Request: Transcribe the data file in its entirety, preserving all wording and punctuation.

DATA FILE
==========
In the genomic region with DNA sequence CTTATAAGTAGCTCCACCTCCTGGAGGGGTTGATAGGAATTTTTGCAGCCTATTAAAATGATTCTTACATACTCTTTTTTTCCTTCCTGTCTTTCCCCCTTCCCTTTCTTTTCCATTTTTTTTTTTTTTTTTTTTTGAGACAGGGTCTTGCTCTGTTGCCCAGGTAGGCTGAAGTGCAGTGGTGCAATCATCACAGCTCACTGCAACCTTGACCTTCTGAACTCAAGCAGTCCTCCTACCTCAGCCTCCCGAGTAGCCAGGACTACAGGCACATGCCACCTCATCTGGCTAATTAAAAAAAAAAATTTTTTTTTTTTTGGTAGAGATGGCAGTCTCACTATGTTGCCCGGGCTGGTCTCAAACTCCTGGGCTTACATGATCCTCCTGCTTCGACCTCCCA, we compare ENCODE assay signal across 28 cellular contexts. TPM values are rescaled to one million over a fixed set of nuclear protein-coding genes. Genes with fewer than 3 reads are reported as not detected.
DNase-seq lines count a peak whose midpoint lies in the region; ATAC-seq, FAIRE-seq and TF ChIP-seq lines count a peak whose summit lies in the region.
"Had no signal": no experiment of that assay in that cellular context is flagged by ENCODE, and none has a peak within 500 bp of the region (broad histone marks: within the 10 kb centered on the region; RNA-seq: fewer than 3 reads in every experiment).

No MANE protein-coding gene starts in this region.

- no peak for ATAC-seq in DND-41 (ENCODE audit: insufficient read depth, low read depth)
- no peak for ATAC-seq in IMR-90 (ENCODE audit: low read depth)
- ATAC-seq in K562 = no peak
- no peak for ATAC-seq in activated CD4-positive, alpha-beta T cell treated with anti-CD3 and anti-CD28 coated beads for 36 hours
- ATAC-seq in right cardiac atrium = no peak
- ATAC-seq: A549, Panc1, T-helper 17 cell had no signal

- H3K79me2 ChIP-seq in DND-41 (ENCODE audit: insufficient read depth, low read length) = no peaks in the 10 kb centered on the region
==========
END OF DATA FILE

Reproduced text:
In the genomic region with DNA sequence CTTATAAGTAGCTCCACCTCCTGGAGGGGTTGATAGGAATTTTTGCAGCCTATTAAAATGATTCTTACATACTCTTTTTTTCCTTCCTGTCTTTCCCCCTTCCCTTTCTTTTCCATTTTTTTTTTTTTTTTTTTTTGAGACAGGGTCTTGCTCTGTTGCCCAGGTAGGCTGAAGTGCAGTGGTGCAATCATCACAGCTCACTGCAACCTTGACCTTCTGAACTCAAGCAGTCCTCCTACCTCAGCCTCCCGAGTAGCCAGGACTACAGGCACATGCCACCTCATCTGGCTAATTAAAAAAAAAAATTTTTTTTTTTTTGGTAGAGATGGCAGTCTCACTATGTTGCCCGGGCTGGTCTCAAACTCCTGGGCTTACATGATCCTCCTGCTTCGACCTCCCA, we compare ENCODE assay signal across 28 cellular contexts. TPM values are rescaled to one million over a fixed set of nuclear protein-coding genes. Genes with fewer than 3 reads are reported as not detected.
DNase-seq lines count a peak whose midpoint lies in the region; ATAC-seq, FAIRE-seq and TF ChIP-seq lines count a peak whose summit lies in the region.
"Had no signal": no experiment of that assay in that cellular context is flagged by ENCODE, and none has a peak within 500 bp of the region (broad histone marks: within the 10 kb centered on the region; RNA-seq: fewer than 3 reads in every experiment).

No MANE protein-coding gene starts in this region.

- no peak for ATAC-seq in DND-41 (ENCODE audit: insufficient read depth, low read depth)
- no peak for ATAC-seq in IMR-90 (ENCODE audit: low read depth)
- ATAC-seq in K562 = no peak
- no peak for ATAC-seq in activated CD4-positive, alpha-beta T cell treated with anti-CD3 and anti-CD28 coated beads for 36 hours
- ATAC-seq in right cardiac atrium = no peak
- ATAC-seq: A549, Panc1, T-helper 17 cell had no signal

- H3K79me2 ChIP-seq in DND-41 (ENCODE audit: insufficient read depth, low read length) = no peaks in the 10 kb centered on the region